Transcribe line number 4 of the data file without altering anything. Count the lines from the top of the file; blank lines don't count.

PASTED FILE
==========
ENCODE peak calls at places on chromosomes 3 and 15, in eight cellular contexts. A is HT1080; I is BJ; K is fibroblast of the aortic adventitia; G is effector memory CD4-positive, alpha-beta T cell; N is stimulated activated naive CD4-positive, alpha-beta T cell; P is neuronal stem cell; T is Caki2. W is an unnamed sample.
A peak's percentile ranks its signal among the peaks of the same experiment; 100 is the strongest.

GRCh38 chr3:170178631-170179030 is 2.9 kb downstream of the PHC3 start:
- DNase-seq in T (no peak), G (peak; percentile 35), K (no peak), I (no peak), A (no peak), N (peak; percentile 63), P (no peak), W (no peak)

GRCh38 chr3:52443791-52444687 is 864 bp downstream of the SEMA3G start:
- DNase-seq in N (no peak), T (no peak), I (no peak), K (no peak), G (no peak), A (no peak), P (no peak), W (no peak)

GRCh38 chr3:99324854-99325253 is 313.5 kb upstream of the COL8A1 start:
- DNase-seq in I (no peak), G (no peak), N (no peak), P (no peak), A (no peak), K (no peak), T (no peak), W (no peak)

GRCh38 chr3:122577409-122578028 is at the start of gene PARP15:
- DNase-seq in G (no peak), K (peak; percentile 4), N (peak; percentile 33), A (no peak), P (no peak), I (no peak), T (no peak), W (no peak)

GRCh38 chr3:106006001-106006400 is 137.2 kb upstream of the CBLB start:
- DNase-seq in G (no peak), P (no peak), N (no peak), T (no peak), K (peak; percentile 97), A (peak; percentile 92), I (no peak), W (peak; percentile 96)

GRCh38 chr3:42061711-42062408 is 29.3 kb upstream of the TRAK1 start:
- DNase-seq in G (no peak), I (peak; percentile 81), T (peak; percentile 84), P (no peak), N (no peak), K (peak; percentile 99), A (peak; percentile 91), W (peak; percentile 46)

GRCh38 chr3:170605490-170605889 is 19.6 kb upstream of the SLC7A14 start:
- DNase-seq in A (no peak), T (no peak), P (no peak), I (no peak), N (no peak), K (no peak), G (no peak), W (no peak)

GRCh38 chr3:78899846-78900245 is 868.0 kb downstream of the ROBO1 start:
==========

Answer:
- DNase-seq in T (no peak), G (peak; percentile 35), K (no peak), I (no peak), A (no peak), N (peak; percentile 63), P (no peak), W (no peak)